Government & Politics

Political blowup comes down to the details in clash between Kris Kobach and Paul Davis

Paul Davis
Paul Davis

Unpacking the dustup this week between Kansas Republican leaders and Democratic attorney Paul Davis takes a close reading of ethics law.

GOP leaders cited an ethics statute when they called on Davis to remove himself from a lawsuit against Secretary of State Kris Kobach.

Davis said they were reading the law wrong and promptly declined to withdraw.

The statute, as the GOP said, prohibits a lawmaker from attacking legislation in court as unconstitutional for up to a year after he or she leaves office, unless the legislator voted against the proposal.

But that’s not all it says.

Carol Williams, executive director of the Kansas Governmental Ethics Commission, confirmed the law’s further wording, that it applies to claims that a legislative action is unconstitutional “because of error in the legislative process.”

That wording has been on the books since the commission’s inception in 1974, Williams said.

“We’re not contending there’s any kind of error in the legislative process,” Davis said.

“The statute doesn’t apply to the situation,” said Davis, who ran against Republican Gov. Sam Brownback in 2014 and lost.

“If it did, you can bet Kris Kobach would be screaming and yelling and asserting this.”

Davis’ House term ended before the start of the 2015 legislative session. Davis voted in favor of the proof-of-citizenship voter law as a House member in 2011.

Clayton Barker, executive director of the Kansas GOP, disagreed with Davis’ reading of the law. He said Wednesday that the statute apparently has never been interpreted and that the “error” might not refer to an error in the lawmaking process but that the Legislature erred in passing an unconstitutional law.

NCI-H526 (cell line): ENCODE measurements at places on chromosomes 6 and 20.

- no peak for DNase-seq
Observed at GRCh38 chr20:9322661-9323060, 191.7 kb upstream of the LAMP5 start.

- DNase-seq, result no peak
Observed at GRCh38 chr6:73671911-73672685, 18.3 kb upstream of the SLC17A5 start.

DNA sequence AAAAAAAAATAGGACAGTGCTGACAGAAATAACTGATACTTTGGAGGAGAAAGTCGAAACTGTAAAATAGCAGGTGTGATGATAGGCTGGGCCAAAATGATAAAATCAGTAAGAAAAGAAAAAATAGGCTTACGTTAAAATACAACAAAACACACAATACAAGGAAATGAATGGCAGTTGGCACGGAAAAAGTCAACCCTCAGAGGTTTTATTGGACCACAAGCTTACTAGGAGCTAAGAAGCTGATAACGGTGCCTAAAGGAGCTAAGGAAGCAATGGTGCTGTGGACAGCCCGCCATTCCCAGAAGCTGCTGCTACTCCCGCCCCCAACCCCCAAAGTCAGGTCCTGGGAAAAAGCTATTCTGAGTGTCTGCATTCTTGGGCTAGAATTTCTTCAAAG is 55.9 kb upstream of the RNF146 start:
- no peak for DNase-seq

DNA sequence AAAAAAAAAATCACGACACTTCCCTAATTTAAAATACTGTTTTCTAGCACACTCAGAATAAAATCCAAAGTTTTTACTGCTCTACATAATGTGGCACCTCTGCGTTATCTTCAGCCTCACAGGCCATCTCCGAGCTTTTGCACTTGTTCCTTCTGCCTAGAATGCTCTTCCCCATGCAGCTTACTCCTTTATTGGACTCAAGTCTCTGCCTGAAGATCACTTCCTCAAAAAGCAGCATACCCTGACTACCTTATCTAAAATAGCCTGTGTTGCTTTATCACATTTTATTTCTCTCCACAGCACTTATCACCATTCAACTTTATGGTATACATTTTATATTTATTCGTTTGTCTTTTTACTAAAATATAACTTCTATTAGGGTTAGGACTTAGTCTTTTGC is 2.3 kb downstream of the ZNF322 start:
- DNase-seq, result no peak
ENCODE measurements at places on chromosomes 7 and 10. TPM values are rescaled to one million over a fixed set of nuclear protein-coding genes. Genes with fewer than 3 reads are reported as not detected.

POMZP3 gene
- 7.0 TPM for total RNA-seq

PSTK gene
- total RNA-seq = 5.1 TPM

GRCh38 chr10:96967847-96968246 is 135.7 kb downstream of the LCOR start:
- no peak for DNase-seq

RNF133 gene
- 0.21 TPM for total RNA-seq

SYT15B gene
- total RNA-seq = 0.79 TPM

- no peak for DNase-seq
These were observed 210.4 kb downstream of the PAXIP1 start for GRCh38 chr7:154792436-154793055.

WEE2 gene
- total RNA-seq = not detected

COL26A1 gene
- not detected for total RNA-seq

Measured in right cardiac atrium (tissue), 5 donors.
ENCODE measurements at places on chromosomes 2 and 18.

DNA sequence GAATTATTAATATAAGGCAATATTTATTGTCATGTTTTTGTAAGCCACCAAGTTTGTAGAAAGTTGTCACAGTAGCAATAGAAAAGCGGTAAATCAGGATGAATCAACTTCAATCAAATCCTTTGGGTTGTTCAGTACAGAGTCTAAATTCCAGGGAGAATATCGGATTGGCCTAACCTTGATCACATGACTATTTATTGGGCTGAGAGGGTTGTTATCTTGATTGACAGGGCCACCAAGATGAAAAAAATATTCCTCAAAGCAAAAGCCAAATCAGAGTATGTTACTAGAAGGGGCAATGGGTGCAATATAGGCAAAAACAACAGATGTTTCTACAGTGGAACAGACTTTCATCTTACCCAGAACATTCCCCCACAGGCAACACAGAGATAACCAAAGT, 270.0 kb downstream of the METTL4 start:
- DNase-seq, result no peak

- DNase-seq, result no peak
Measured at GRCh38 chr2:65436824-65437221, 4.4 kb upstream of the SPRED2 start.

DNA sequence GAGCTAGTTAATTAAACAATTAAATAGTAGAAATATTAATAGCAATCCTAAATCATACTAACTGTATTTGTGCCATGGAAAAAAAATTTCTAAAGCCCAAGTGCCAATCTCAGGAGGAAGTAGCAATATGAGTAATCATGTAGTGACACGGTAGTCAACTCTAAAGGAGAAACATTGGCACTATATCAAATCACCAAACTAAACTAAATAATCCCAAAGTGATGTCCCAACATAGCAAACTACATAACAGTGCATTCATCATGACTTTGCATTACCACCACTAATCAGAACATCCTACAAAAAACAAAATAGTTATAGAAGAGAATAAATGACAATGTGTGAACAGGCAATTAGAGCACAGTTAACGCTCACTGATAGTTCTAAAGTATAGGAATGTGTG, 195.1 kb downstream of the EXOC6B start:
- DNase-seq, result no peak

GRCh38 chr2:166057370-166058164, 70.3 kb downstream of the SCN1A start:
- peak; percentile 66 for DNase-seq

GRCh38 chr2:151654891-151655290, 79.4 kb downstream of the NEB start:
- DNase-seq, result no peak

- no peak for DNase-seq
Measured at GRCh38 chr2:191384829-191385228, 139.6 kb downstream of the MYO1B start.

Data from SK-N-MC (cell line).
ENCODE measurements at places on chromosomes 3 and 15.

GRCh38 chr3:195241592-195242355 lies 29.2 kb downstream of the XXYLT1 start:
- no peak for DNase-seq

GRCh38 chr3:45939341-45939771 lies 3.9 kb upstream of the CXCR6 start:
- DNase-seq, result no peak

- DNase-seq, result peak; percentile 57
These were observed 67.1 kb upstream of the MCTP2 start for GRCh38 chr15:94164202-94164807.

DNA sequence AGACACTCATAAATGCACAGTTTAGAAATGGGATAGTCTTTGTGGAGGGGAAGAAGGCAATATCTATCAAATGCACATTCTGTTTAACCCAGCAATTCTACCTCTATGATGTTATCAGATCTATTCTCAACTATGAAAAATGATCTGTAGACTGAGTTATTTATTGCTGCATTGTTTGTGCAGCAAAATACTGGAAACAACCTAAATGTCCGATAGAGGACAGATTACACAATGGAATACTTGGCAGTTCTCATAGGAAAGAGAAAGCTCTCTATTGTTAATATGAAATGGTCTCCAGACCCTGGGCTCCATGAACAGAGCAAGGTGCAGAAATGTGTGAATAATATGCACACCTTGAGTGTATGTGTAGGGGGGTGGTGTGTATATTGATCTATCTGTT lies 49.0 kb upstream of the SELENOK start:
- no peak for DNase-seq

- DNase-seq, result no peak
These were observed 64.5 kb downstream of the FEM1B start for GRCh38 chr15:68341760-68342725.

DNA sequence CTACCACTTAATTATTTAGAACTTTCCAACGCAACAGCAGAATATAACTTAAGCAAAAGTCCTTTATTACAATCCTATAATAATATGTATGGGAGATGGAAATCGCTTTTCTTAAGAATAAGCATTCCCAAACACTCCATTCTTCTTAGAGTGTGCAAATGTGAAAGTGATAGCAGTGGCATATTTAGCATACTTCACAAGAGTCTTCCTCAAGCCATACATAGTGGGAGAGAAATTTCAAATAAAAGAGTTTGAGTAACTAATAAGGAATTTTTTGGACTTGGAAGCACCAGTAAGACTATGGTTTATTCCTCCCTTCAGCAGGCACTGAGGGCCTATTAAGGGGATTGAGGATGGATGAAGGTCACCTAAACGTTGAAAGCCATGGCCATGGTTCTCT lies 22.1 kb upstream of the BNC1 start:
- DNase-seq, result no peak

That would fit with the overall purpose of the law, to prevent legislators from financially benefiting from their votes, Barker said. Also, he said, the law has no enforcement mechanism.

Kansas Republican Party chairman Kelly Arnold had said in a news release Tuesday that Davis’ “apparent illegal conduct is most troubling” and that he should immediately withdraw from the case.

It will be a couple of months before Davis and Kobach hash it out in court. On Wednesday, U.S. District Judge Julie Robinson set a Dec. 4 hearing date.

The lawsuit objects to Kobach’s rule that voter application forms must be discarded after 90 days if not complete. Many applications lack the required proof-of-citizenship documents, such as a birth certificate or passport.

Filed on behalf of two Douglas County residents, the lawsuit asks for a preliminary injunction that would stop county election officials from removing names from the voter application list. It also questions the proof-of-citizenship law.

While the culling of applicants past the 90-day deadline technically took effect Friday, their applications could be reinstated if the injunction is granted.

Kobach has said the applicant names are retrievable, and Davis said Wednesday he has independently confirmed that’s true.

Davis and Kobach have been mentioned as possible candidates for governor in 2018.

While Davis charged GOP officials with political motives in their call for him to withdraw, Republicans lobbed the same charge at him for filing the suit in the first place.

“I’m an attorney in private practice,” Davis said. “I’m representing a client, and I happen to think it’s an important case. I’m not running for any kind of political office.”

Here is the text of the statute:

(c) No individual, while a legislator or within one year after the expiration of a term as a legislator, shall represent any person in a court proceeding attacking any legislative action taken or enactment made during any term such individual served as a legislator as being unconstitutional because of error in the legislative process with respect to such action or enactment unless such legislator voted no upon the enactment of the measure and declared on the record, during such term, that such legislation was unconstitutional. The prohibition of this subsection (c) shall not apply to a current or former legislator charged with a violation of such legislative action or enactment.

Edward M. Eveld: 816-234-4442, @EEveld

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